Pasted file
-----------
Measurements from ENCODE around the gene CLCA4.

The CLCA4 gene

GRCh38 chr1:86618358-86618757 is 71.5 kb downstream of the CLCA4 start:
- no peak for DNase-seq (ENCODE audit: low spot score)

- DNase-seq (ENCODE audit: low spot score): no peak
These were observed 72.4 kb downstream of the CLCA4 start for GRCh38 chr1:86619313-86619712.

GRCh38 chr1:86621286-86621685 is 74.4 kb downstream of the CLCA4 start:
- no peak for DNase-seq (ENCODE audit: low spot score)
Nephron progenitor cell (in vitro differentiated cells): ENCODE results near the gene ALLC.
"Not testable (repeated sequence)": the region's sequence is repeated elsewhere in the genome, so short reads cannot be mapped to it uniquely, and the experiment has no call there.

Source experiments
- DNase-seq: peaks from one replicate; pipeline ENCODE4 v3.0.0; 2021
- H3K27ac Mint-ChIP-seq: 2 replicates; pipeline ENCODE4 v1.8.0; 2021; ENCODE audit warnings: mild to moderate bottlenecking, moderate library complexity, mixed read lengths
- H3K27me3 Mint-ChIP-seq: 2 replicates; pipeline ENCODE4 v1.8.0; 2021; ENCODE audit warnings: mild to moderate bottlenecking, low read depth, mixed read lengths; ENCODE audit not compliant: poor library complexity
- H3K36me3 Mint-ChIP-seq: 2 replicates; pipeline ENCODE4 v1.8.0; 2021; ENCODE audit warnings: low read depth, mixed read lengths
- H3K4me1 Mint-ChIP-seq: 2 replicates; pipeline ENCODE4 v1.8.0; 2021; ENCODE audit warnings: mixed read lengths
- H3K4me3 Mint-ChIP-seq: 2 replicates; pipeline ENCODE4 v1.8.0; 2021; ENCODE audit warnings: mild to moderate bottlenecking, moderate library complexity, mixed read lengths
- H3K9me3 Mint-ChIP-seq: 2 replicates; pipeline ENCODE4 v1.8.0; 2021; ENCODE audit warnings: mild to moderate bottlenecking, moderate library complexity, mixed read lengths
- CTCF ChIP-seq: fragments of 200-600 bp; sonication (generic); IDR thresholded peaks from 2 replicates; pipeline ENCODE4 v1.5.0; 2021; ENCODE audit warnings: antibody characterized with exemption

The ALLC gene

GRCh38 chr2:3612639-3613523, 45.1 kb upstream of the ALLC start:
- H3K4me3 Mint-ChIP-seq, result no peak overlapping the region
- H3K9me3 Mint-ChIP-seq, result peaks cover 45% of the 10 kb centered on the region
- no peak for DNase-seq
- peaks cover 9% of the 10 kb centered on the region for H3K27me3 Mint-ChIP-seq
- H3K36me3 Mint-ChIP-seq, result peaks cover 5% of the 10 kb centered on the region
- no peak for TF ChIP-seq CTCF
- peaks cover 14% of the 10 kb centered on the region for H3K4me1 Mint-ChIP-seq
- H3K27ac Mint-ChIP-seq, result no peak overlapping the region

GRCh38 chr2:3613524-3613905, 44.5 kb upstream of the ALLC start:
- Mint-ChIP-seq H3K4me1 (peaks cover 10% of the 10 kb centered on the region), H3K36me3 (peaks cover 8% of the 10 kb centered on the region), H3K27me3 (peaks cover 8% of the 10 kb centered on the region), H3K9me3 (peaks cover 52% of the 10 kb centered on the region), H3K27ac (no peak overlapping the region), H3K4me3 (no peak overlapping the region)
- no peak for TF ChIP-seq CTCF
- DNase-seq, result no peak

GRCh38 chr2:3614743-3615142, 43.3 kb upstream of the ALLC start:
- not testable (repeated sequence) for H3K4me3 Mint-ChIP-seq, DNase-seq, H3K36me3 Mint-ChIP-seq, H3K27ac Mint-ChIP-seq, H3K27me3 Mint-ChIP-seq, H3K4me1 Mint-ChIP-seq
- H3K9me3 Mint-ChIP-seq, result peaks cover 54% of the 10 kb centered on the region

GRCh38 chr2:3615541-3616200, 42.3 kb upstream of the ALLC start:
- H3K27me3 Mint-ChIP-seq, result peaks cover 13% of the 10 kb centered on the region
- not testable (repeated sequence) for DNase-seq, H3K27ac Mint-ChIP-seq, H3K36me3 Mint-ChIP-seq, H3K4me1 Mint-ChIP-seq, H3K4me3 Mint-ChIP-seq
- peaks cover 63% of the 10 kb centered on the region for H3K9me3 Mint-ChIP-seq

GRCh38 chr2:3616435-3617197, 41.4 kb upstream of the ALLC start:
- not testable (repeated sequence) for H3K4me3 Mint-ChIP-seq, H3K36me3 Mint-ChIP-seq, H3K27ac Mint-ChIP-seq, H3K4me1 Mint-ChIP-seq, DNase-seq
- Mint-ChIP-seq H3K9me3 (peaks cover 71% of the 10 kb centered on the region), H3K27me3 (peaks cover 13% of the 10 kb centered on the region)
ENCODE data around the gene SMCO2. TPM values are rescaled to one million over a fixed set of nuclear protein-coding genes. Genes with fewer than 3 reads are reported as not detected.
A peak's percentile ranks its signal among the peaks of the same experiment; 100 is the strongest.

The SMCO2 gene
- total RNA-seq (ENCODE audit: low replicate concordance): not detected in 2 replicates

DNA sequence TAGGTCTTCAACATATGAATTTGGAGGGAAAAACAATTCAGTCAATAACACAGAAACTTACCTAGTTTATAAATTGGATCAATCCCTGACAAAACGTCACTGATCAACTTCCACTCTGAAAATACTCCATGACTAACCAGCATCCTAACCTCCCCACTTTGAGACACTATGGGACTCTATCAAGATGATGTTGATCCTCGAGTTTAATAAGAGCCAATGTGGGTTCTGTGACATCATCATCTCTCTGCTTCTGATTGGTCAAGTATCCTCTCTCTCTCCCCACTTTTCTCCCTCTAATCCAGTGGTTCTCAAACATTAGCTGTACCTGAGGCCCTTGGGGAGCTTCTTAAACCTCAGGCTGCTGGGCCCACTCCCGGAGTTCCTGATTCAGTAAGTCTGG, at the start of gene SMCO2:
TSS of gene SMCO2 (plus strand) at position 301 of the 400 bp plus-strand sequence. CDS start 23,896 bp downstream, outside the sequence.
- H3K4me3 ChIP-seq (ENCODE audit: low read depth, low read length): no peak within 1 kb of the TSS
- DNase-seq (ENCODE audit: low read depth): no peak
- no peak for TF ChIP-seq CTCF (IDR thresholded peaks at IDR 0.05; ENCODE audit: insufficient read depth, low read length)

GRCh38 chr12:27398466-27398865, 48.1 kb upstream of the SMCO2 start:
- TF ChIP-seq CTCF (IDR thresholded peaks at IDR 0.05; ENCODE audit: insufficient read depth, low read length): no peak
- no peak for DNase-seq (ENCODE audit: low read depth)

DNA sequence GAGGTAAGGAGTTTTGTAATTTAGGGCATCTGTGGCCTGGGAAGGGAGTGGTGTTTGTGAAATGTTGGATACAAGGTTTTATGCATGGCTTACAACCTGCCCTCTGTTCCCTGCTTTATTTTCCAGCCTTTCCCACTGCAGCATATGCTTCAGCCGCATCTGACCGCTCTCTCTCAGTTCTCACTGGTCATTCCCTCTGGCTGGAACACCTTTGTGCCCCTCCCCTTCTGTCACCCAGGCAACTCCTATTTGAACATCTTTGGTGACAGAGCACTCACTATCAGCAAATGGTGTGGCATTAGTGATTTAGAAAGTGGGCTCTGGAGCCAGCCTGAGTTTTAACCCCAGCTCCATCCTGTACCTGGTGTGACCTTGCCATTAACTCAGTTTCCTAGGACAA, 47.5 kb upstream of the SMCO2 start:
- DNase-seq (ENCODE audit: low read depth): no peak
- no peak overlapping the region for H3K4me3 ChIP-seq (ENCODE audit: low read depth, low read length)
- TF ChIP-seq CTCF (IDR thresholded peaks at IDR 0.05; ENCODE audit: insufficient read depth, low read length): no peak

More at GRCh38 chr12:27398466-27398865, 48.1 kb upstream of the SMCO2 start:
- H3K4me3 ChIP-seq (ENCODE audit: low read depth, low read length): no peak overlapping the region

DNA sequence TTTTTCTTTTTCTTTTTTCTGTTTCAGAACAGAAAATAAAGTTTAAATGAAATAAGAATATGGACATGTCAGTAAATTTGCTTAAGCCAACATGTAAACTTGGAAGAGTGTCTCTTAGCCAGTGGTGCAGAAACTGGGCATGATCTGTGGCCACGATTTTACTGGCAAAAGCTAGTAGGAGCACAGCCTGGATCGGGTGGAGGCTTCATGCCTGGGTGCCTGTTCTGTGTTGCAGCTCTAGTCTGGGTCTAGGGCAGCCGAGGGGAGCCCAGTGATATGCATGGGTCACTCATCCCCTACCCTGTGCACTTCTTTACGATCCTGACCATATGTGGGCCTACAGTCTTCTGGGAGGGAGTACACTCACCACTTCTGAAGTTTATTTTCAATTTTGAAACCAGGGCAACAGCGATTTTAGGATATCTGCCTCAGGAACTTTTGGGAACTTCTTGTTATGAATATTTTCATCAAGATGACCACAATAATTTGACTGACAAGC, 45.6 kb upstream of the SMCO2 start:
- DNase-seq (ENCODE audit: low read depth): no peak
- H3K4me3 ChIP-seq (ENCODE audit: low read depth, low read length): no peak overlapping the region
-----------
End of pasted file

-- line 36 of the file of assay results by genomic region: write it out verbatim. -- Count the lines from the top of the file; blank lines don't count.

- H3K9me3 Mint-ChIP-seq, result peaks cover 54% of the 10 kb centered on the region